The Doctor’s View: The Big Baby
It's hardly my place to question if a patient is in pain but man, some cases are dodgy. Somebody will walk up to you one day and declare that their back is killing them, has been for several days, and they cannot take another step so you must deal with them immediately. Of course, you ignore the fact that they managed to walk all the way up to the top of the hill where your hospital is located and even climbed some stairs to get to the floor you're on. You suppress the irritated retort that somebody with excessive back pain can't possibly wear stilettos that high or jut their chest out like that for that matter, and you attend to them. That's the etiquette; the patients are clients and you must treat them with the utmost respect.
And so it was with a tired sigh and strained patience that I listened to groans, moans, whimpers, yelling and all sorts of pain-expression known to man (and beast) that came from a corridor leading to the ER. I honestly expected some beaten up old guy with like fractured bones sticking out from his flesh and blood all over the place but instead, I was presented with a 21 year old male being supported by his family as they half walked, half dragged him to the nearest bed.
I had to turn away so my expressions of relief, disbelief and more than a little amusement were not openly read by the man's attendants.
Allow me to paint the picture for you. Here was a ridiculously tall man (and I mean 6 foot 5” at the very least) being held up by his equally ridiculously tall brothers and sisters as his parents followed behind. If it hadn't been for their distinctively Rwandese/Bahima appearance, I would have believed we'd been invaded by a family of semi-giants; maybe relations of Hagrid, who knows. Well, here was a young man so tall that his legs shot over the end of the bed, whining and twisting like he was in the greatest of pain.
Now, my shift was almost done, so I decided to stabilize him as the doctor on call made his way over to relieve me. I rushed over, took a short history from the family and glanced over his medical papers. Turned out, this fellow had refused admission to hospital the day before and was only coming back that day in great pain. At this point, I shall let you in on a little secret: there's a small amount of hidden smugness felt when a patient who doesn't take your advice returns with the same complications you told them they'd get. Hey, we're only human and sometimes stubborn people need to be slapped over the head with unending diarrhea, itching groins, or even hallucinations from the universe before they can get better. (I'm just trying to be light and comical here; I've seen far worse things happen to these obstinate patients where death would have been a relief).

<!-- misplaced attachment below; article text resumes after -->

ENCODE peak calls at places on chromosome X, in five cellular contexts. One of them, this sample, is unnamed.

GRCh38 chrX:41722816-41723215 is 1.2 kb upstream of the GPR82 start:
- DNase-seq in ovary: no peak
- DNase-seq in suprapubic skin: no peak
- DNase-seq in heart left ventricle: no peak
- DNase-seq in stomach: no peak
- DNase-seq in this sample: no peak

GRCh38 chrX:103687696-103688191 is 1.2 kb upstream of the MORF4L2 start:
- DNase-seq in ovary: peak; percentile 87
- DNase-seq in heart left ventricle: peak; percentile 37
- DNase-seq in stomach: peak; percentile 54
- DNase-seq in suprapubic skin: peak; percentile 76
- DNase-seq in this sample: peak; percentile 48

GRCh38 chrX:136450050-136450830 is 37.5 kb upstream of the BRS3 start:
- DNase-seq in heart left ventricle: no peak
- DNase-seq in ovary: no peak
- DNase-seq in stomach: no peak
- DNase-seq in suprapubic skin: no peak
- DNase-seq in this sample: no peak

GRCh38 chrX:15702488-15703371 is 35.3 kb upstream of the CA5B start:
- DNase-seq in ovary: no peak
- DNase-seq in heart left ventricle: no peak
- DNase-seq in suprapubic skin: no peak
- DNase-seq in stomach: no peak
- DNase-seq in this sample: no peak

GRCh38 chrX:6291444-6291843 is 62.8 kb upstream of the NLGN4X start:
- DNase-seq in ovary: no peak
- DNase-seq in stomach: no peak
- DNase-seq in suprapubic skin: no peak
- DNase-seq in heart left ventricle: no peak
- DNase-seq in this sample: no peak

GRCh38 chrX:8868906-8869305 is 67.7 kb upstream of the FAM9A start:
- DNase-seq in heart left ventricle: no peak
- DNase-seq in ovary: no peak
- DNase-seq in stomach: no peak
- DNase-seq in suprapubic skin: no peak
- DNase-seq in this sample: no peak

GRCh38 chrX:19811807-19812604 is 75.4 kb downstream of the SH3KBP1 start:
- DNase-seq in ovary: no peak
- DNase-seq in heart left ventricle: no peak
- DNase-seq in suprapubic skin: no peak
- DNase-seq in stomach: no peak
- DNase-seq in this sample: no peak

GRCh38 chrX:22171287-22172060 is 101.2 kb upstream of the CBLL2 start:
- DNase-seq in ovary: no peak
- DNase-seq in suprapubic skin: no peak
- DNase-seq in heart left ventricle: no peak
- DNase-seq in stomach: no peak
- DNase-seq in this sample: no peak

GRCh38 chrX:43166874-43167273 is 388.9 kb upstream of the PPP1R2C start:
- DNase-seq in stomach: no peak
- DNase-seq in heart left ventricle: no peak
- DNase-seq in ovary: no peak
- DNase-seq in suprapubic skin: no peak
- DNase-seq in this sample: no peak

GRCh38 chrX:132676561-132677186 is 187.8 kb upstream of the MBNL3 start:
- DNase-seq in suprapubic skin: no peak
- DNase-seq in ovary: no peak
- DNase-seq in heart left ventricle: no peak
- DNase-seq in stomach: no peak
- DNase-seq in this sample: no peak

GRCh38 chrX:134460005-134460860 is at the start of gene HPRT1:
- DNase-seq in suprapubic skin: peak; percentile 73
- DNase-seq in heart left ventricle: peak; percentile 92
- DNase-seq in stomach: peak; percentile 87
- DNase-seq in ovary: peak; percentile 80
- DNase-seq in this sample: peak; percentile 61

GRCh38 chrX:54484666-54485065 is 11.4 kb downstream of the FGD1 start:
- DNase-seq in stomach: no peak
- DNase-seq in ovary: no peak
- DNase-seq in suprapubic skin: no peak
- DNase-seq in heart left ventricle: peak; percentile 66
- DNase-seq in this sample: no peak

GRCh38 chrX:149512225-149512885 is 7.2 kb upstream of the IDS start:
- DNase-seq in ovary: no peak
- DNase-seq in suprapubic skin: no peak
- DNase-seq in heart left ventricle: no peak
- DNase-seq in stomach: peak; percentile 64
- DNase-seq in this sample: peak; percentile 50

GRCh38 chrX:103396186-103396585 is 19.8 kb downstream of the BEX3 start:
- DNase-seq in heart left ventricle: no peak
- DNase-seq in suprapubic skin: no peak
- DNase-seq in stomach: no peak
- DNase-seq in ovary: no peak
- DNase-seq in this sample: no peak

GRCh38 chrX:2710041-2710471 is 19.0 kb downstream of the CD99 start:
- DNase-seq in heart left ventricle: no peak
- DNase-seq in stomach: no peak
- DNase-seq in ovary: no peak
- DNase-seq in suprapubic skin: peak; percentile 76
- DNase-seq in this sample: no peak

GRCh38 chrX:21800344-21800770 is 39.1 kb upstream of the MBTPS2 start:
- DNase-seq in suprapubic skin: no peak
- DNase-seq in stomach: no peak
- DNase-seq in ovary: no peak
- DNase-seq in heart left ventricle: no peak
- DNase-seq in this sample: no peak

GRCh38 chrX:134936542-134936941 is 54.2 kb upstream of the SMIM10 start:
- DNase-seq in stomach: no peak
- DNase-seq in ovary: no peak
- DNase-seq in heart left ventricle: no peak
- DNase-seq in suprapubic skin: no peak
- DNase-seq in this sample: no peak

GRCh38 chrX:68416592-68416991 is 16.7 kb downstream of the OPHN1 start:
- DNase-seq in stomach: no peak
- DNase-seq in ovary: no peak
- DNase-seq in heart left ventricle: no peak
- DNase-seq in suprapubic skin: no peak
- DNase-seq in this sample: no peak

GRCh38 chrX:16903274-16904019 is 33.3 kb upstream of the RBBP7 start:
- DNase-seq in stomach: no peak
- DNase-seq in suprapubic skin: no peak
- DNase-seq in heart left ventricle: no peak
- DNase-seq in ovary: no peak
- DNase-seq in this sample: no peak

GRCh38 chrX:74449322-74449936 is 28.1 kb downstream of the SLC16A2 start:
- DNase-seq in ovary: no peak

Back to the story; so this guy was apparently complaining of lower abdominal pain and on examining him, there were no signs of an emergency situation, though he was running a high fever. Being short on nurses at that time, I got the painkiller myself, screened the bed, called a brother to help out (who promptly pulled down his sibling's pants like he did it every day *shudder*) and gave the dude the diclofenac shot in his butt muscle. Oh and how he screamed and howled at the needle entering; he yelled, and swore, and almost cried some “manly” tears. I should have gotten a hint from all this about the kind of patient I was dealing with, but I let it all pass.
I told the parents that I was going to admit him because really, somebody in that much pain with an infection as high as he had, had to be managed as an in-patient. They agreed, got the admission chart and I set to work filling it with the history and medication we were to give. At this point, the guy on call had arrived and so I handed over to him and left.
The next morning, while I was doing my rounds; I was very eager to see how this particular patient was doing considering the scene he'd made the day before but I finished the round without meeting him. Confused, I listed down the description and the symptoms to a nurse and asked her whether they'd received such a patient; she responded in the negative.
Curious, I strode over to the ER and asked the nurses there. Turned out the guy had refused admission to hospital again. After I'd filled out the chart and they were wheeling him to the ward he said he'd never agreed to be admitted and refused to go. Even going to so far as to get off the gurney and walk away. They could have told him that with the tears and screaming he'd done before, as if he was a big baby, it'd have been a surprise if he could understand any adult speech at all (let alone consent to anything) but I suppose they just let him be.